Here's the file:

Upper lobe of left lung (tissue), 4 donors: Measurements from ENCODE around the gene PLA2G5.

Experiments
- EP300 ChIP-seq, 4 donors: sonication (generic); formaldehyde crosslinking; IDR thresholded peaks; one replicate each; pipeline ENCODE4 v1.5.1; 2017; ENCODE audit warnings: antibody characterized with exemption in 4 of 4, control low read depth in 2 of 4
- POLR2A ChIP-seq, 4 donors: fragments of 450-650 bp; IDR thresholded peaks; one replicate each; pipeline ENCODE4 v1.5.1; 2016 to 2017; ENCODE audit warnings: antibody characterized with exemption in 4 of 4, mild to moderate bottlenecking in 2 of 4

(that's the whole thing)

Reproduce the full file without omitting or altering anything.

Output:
Upper lobe of left lung (tissue), 4 donors: Measurements from ENCODE around the gene PLA2G5.

Experiments
- EP300 ChIP-seq, 4 donors: sonication (generic); formaldehyde crosslinking; IDR thresholded peaks; one replicate each; pipeline ENCODE4 v1.5.1; 2017; ENCODE audit warnings: antibody characterized with exemption in 4 of 4, control low read depth in 2 of 4
- POLR2A ChIP-seq, 4 donors: fragments of 450-650 bp; IDR thresholded peaks; one replicate each; pipeline ENCODE4 v1.5.1; 2016 to 2017; ENCODE audit warnings: antibody characterized with exemption in 4 of 4, mild to moderate bottlenecking in 2 of 4